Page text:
Brexit, Argentina and elsewhere

Does Labour have any chance of winning the likely upcoming UK election? Yes. Also: the left wins in Argentina, plus Israeli and US election updates. Guest post by Adrian Beaumont.

Update Wednesday morning: With Labour finally backing an election, the Commons overwhelmingly passed on Tuesday a bill setting the election for Thursday, December 12.  An amendment to hold the election on December 9 was rejected by 315 votes to 295.  The bill now goes to the House of Lords, where it is expected to pass quickly.  The Commons will be dissolved next Wednesday.

Guest post by Adrian Beaumont, who joins us from time to time to provide commentary on elections internationally. Adrian is an honorary associate at The University of Melbourne. His work on electoral matters for The Conversation can be found here, and his own website is here.

On Monday, despite some objections from French President Emmanuel Macron, the European Union agreed to a Brexit extension until January 31. However, Labour still does not appear to want an election, and so Monday’s vote on whether to hold an election will not achieve the two-thirds majority required.

However, the Liberal Democrats and Scottish National Party (SNP) will assist by voting for a bill setting a December 9 election date. Legislation only requires a simple majority to pass. The government is likely to support this bill if they cannot win Monday’s vote. Commentator Stephen Bush wrote that Boris Johnson’s Brexit deal is likely to pass eventually if parliament continues sitting, and so it makes sense for Remainers to vote for an election in the hope that the Conservatives will be defeated.

The Conservatives currently have a double digit lead over Labour in the polls. This partly reflects the greater unity of the Leave vote, with Labour and the Lib Dems both opposed to Boris Johnson’s Brexit deal and no-deal, but the Lib Dems appealing to pure Remainers. The Conservatives received a further boost after agreeing the deal with the EU. Voting with the Conservatives to hold an election could damage the Lib Dems with Remain voters.

As we all know, Leave won the 2016 Brexit referendum by 51.9% to 48.1%. The trouble since then has stemmed from Leave being undefined. But had there been a clear proposal for Leave at that referendum, it would probably have lost – see the Australian 1999 Republic referendum. There would have been people who wanted to Leave in principle, but not with that particular deal.

Now that there is a clear Brexit proposal, it will be attacked during an election campaign by both Labour and Nigel Farage’s Brexit party. And there is plenty about the deal to attack from a left perspective.

Bush wrote that the proposed deal would mean a hard Brexit. If the UK leaves under this deal, a no-deal Brexit could occur in December 2020 once the transition period ends. If the Conservatives win the next election, there will probably either be a high-divergence Brexit, or a no-deal Brexit by December 2020.

The more Labour can turn the election into a referendum on Johnson’s deal, the greater their chance of winning.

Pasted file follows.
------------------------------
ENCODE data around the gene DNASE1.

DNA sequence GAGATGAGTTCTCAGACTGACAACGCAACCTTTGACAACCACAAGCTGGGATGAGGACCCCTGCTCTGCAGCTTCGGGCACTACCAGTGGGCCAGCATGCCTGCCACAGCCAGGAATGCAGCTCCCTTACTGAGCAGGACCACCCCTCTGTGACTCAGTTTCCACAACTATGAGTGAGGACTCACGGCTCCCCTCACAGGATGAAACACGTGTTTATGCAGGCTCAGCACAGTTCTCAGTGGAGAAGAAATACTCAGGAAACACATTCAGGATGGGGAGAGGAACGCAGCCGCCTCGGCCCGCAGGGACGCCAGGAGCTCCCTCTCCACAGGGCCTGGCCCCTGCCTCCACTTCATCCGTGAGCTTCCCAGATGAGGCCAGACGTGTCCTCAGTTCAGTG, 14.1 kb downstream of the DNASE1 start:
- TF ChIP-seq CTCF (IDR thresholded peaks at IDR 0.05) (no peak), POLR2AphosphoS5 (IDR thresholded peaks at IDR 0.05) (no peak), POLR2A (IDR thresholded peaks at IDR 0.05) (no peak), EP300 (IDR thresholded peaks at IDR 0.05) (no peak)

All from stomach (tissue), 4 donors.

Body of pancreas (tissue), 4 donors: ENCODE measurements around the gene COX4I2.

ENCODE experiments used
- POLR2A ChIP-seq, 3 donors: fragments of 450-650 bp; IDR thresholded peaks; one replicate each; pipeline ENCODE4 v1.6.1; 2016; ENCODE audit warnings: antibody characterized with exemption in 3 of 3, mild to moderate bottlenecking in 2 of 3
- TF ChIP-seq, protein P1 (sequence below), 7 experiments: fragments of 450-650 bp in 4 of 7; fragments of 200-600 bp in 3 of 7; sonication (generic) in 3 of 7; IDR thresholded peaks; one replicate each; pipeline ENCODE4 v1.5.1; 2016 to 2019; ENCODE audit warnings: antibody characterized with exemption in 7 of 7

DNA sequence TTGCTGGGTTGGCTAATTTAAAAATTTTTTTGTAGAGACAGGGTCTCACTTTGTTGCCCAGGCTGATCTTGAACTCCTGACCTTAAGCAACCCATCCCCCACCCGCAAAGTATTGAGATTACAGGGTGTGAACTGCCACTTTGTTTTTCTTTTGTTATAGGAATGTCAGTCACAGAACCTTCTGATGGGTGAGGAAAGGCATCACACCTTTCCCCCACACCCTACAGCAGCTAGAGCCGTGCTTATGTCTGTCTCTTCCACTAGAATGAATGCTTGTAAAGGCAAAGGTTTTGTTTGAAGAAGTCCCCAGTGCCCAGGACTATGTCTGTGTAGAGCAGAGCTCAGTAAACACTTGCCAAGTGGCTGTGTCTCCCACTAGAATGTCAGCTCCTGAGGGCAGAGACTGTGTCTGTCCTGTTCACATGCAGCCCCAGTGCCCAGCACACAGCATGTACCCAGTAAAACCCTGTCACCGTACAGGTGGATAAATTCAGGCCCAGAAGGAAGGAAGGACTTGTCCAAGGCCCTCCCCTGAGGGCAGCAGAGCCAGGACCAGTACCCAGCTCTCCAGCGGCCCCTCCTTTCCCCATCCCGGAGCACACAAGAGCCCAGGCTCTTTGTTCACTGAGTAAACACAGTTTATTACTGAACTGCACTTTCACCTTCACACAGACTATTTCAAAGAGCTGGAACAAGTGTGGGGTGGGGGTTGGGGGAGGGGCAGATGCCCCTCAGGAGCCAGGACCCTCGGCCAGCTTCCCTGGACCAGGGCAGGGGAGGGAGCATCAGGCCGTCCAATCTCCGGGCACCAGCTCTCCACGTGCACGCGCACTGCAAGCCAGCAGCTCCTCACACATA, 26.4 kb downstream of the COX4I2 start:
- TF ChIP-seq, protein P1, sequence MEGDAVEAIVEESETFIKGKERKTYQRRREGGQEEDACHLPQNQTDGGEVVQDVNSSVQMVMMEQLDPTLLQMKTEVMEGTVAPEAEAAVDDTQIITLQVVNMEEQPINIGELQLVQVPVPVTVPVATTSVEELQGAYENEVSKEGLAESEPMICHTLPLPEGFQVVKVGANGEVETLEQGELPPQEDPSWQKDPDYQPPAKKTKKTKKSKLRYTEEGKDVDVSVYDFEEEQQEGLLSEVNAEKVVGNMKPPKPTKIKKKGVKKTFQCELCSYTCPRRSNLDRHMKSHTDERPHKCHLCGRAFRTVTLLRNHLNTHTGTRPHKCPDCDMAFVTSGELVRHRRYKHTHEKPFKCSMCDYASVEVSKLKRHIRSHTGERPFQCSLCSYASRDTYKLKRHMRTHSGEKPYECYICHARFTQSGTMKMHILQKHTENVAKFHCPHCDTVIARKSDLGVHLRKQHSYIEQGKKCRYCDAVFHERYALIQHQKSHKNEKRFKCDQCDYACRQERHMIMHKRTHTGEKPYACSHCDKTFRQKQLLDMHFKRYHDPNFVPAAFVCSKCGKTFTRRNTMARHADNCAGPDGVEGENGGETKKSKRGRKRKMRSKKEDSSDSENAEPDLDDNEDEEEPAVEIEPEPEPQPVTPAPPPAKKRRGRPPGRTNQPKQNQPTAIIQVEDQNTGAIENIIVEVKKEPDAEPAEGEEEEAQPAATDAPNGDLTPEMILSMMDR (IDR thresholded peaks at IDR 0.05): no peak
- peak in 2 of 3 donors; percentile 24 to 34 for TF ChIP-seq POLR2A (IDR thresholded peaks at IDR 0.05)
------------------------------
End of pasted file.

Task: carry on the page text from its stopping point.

Left wins Argentine presidential election

At the October 27 Argentine election, the centre-left candidate, Alberto Fernández, defeated the conservative incumbent president, Mauricio Macri, by a 48.0% to 40.5% margin. 45% or more was needed to avoid a runoff. Polls had predicted a Fernández win by almost 20 points. Cristina Fernández de Kirchner, who was a controversial left-wing president from 2007 to 2015, returns as vice president.

Left-wing parties have performed well in recent national elections in Portugal, Canada, Argentina, Switzerland and Bolivia (see below). Does this mean the general trend to the right globally can or will be halted?

Election updates: Israel, the US, Switzerland and Bolivia

Right-wing Israeli PM Benjamin Netanyahu was unable to form a government, and returned the mandate on October 21. On October 23, the Israeli president nominated the left-leaning Blue & White leader Benny Gantz to attempt to form a government, and he has four weeks from that date. Expectations are that Gantz will also fail, and that elections will be required for the third time in a year.

Most US states hold their elections concurrently with federal elections, but there are a few state elections on November 5. Virginia and New Jersey will hold legislative elections, while Kentucky and Mississippi hold gubernatorial elections. Given presidential leans of these states, I expect Democrats to hold New Jersey and gain Virginia’s legislature, but Republicans to hold Kentucky and Mississippi.

On my personal website, I wrote about the Greens’ surge at the October 20 Swiss election, where a unique system of executive government is used. Also covered: the left-wing Bolivian president was re-elected for a fourth successive term, the far-right dominates Hungarian local elections despite a setback in Budapest, and the far-right surges in German and Italian October 27 state elections.

Canadian election results live!

Live commentary on results from the Canadian election. Guest post by Adrian Beaumont.

Guest post by Adrian Beaumont, who joins us from time to time to provide commentary on elections internationally. Adrian is an honorary associate at The University of Melbourne. His work on electoral matters for The Conversation can be found here, and his own website is here.

Wednesday 10:16am Back to Brexit, and the government lost a crucial vote on Tuesday that means it is unable to guillotine the Brexit bill through the Commons by Thursday.  The second reading of the Brexit bill passed by 329 votes to 299, with 19 Labour and most independents voting with the Conservatives.  However, the guillotine motion failed by 322 to 308, along similar splits as Saturday’s Letwin amendment.   In both cases, opposition from the ten DUP MPs was critical in swinging these two votes against the government.

A long delay to Brexit is now very likely.  Jeremy Corbyn has said Labour will agree to an election once such a delay is in place.  Polls currently give the Conservatives a large lead.